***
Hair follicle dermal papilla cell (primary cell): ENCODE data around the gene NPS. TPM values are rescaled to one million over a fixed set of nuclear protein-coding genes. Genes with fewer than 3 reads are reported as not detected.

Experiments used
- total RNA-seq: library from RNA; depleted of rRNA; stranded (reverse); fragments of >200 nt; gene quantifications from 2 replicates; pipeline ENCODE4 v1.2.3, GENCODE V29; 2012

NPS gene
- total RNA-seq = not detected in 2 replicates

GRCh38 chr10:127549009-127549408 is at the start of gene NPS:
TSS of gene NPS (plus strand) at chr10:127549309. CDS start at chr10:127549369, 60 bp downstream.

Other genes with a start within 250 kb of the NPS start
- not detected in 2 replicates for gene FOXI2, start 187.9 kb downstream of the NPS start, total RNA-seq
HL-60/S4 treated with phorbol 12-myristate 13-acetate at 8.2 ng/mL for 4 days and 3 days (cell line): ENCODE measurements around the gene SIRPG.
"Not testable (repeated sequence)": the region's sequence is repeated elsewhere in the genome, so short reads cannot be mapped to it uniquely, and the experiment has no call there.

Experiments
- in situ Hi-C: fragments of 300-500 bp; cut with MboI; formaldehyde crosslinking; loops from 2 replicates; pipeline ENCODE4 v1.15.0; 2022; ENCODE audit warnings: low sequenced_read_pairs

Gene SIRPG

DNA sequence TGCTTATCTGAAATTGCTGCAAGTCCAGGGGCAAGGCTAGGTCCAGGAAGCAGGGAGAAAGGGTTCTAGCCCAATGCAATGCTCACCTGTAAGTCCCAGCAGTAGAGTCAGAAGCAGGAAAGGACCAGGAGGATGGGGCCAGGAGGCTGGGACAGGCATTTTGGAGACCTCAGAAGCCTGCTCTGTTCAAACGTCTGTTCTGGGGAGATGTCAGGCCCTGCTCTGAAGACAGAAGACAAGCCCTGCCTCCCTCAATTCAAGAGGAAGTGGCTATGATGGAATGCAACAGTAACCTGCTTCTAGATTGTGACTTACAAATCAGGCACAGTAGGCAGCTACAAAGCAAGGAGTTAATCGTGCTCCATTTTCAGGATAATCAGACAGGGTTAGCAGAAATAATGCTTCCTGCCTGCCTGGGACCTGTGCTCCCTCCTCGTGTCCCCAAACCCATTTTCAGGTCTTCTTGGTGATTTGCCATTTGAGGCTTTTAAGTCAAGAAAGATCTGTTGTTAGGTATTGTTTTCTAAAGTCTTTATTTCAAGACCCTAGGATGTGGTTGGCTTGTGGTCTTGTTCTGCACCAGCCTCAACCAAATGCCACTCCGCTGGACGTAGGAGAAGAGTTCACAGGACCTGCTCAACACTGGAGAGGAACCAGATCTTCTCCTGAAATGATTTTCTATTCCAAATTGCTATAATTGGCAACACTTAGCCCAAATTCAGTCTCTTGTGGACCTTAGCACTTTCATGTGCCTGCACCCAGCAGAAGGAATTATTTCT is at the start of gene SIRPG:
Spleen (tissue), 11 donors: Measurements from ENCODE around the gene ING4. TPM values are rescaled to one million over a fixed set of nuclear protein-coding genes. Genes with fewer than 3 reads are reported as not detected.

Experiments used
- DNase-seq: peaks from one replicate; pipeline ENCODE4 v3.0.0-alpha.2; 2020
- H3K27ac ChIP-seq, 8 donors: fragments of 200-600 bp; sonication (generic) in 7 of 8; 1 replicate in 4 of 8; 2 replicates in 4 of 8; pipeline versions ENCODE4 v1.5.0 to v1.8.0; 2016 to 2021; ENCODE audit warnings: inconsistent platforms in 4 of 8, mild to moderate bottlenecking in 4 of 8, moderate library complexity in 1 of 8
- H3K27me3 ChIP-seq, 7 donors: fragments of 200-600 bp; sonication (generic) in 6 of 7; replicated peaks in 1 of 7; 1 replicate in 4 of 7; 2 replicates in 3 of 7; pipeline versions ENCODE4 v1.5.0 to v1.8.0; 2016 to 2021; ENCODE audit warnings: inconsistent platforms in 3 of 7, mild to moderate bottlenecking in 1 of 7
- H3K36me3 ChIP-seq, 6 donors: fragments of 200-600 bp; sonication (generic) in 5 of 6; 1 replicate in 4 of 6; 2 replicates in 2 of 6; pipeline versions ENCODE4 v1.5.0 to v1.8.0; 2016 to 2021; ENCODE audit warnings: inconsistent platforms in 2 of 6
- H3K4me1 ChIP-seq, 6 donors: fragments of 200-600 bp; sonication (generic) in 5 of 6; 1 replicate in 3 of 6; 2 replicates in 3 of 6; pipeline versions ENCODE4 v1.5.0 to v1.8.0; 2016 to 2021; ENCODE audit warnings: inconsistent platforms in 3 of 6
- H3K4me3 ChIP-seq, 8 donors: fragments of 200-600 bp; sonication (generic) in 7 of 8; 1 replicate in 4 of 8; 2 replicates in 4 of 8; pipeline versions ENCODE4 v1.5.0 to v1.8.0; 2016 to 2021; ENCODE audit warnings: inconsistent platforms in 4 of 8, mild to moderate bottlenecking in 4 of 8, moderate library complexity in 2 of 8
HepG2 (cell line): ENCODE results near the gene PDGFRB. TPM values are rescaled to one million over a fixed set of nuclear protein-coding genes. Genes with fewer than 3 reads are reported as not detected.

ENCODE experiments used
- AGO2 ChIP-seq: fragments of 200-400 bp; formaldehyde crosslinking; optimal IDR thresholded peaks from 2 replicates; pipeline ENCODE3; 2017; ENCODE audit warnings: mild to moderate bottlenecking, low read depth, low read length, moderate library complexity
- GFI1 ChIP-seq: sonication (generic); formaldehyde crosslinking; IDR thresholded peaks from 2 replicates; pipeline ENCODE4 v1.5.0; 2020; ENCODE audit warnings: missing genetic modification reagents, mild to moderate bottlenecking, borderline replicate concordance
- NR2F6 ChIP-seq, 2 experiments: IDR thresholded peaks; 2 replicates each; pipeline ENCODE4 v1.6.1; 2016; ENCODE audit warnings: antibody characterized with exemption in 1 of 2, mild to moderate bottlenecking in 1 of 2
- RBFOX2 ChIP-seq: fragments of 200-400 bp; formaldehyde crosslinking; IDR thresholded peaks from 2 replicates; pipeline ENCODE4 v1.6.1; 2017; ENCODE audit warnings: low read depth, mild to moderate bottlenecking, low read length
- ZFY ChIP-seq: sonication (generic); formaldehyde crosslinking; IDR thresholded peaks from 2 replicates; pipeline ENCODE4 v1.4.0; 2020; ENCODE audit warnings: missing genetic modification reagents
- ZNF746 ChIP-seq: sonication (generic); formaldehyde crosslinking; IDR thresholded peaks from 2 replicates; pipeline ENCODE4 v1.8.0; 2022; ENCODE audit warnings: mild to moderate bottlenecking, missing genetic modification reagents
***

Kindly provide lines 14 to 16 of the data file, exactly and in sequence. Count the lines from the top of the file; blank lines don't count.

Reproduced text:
Gene SIRPG

DNA sequence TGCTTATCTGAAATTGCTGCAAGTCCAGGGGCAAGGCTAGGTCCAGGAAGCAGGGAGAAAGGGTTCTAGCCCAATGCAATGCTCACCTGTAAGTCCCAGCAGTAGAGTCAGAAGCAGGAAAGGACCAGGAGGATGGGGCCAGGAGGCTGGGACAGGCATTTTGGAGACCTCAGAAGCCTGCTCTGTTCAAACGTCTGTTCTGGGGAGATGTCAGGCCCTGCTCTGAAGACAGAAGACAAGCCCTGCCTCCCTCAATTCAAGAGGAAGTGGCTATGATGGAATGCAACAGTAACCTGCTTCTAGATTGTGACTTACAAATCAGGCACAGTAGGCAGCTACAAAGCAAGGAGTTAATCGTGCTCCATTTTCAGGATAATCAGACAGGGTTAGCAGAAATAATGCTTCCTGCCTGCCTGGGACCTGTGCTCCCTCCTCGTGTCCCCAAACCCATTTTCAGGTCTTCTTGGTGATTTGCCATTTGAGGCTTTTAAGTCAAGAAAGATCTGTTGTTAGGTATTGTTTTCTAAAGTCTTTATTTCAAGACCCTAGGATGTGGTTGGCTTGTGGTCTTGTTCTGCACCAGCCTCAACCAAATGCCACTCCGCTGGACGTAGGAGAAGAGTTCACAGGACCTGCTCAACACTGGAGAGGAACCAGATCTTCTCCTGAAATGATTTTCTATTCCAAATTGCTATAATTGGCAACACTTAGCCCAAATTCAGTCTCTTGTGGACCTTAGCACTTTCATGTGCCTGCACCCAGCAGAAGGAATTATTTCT is at the start of gene SIRPG:
Spleen (tissue), 11 donors: Measurements from ENCODE around the gene ING4. TPM values are rescaled to one million over a fixed set of nuclear protein-coding genes. Genes with fewer than 3 reads are reported as not detected.